#15 (tie)

Southern Transitional Council (US), Ltd.

Registered: May 2018

NEW Supplemental
(Dec. 1, 2019 – May 31, 2020)

NEW Informational materials

In the six-month period ending May 31, the US branch of Yemen’s separatist Southern Transitional Council (STC) received $146,000 from the STC’s UAE office to cover expenses (the UAE backs the STC). The STC’s US foreign agents sent dozens of emails to congressional aides, as well as to the National Security Council, the State Department and USAID officials. According to the filing, the STC is also in the process of opening a New York branch office “with a sole mandate to follow up with our work as related to the United Nations.” The STC also disclosed distributing press releases on humanitarian issues, including floods and COVID-19, as well as on the conflict and cease-fire in Yemen.

Independent Diplomat
(for Southern Transitional Council)

Hired: Sept. 2018

NEW Supplemental
(Nov. 1, 2019 – April 30, 2020)

Independent Diplomat was paid $71,000 by Yemen’s Southern Transitional Council (STC) in the six-month period ending April 30 (of the $71,000 paid by the STC, $31,000 was for Europe-based programming). For the STC, Independent Diplomat disclosed participating in an April 29 virtual briefing on South Yemen to international NGOs.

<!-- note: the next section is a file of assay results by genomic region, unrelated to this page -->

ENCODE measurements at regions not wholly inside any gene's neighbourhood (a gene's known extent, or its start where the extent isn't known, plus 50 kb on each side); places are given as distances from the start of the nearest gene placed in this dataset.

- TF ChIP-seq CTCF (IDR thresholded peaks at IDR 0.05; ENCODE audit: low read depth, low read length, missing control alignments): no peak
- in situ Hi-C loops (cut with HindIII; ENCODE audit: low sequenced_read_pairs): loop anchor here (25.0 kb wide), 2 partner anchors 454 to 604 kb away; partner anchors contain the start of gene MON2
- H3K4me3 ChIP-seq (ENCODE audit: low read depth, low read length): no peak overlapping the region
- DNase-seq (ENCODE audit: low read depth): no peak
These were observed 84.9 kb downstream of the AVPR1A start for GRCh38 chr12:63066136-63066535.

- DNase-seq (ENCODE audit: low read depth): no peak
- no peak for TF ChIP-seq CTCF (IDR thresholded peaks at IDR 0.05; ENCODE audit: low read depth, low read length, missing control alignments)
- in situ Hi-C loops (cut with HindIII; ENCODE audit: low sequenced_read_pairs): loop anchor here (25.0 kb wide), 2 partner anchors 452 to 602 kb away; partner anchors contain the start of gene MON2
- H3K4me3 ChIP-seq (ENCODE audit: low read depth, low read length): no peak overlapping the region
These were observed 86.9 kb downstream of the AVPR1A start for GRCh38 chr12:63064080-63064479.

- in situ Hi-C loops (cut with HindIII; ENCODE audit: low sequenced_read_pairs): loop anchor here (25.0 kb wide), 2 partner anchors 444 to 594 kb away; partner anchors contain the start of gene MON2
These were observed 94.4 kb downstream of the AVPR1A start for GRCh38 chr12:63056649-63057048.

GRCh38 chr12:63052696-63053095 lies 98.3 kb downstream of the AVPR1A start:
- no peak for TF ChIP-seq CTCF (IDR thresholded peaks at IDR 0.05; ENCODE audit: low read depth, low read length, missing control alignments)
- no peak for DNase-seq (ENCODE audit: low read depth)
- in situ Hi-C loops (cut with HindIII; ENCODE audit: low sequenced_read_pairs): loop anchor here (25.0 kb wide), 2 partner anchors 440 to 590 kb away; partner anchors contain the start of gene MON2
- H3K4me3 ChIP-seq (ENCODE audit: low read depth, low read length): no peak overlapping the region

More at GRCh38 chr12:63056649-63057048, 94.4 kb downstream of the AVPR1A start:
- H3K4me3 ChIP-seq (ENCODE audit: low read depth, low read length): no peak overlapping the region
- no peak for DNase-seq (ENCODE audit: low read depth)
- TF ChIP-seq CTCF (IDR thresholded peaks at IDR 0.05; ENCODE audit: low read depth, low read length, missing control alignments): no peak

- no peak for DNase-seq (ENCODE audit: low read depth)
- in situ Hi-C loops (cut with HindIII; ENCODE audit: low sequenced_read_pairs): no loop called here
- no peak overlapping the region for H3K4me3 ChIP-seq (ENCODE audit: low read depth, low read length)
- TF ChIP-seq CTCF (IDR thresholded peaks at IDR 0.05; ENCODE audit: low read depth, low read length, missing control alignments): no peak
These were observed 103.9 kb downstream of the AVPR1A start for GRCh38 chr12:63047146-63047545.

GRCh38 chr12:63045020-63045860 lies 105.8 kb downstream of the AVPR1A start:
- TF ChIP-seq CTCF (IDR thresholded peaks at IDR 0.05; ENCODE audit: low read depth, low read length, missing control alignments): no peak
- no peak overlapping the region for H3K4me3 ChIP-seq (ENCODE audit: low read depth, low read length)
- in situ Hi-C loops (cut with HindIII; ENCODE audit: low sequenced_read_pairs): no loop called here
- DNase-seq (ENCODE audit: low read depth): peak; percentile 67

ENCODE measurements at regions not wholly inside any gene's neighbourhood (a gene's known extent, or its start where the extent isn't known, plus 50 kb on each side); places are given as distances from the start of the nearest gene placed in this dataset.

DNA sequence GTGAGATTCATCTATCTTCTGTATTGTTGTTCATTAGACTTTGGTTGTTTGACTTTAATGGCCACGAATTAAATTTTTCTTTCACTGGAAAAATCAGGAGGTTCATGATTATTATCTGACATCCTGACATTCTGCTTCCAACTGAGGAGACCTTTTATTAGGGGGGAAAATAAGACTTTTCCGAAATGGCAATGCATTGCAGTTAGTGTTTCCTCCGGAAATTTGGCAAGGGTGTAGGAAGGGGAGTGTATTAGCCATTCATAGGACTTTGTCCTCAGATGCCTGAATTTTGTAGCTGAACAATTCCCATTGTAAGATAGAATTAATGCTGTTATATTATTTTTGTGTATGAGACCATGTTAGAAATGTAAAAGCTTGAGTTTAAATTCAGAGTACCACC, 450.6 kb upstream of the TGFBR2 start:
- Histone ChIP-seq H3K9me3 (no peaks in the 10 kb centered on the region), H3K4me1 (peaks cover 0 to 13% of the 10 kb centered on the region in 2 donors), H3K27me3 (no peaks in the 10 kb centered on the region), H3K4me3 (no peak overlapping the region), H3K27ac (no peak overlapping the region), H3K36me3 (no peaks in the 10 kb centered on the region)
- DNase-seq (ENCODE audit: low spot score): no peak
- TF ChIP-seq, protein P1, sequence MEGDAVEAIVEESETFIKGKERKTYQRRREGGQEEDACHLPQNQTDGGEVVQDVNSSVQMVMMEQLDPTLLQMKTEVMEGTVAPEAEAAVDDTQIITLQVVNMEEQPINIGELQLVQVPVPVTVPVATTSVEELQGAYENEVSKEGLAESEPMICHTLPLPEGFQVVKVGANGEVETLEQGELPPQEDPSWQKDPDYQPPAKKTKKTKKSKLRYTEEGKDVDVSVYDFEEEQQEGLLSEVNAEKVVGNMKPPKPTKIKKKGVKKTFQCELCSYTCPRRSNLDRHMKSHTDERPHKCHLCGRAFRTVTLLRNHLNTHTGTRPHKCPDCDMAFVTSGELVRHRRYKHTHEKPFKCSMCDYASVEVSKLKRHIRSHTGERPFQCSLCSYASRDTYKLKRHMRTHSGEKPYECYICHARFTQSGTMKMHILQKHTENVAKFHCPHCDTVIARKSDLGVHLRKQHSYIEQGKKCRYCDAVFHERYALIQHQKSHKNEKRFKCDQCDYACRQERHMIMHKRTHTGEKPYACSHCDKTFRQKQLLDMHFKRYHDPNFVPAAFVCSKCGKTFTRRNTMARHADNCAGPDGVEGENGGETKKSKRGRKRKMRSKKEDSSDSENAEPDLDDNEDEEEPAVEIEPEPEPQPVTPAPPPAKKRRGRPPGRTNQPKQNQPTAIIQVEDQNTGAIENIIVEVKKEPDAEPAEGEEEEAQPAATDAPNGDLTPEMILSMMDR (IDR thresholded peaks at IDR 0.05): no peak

Qorvis Communications
(for Yemen)

Hired: Feb. 2019
Contract: $60,000/month

NEW Supplemental
(Oct. 1, 2019 – March 31, 2020)

NEW Registered foreign agents
Senan Enad
Sophia Mestas

NEW Terminated foreign agents

In the six-month period ending March 31, Qorvis communicated with various news outlets and congressional outlets, while it also “engaged with” the Washington Institute for Near East Peace and the Middle East Institute “regarding an event.”
Account supervisors Jonathan Ewing and Jared Shapiro stopped working on Qorvis and the firm's Yemen account on Nov. 1 and Feb. 7, respectively. Senan Enad and Sophia Mestas have registered to work on the account.

Yemen hires its own lobby shop as Saudi patron loses clout


Julian Pecquet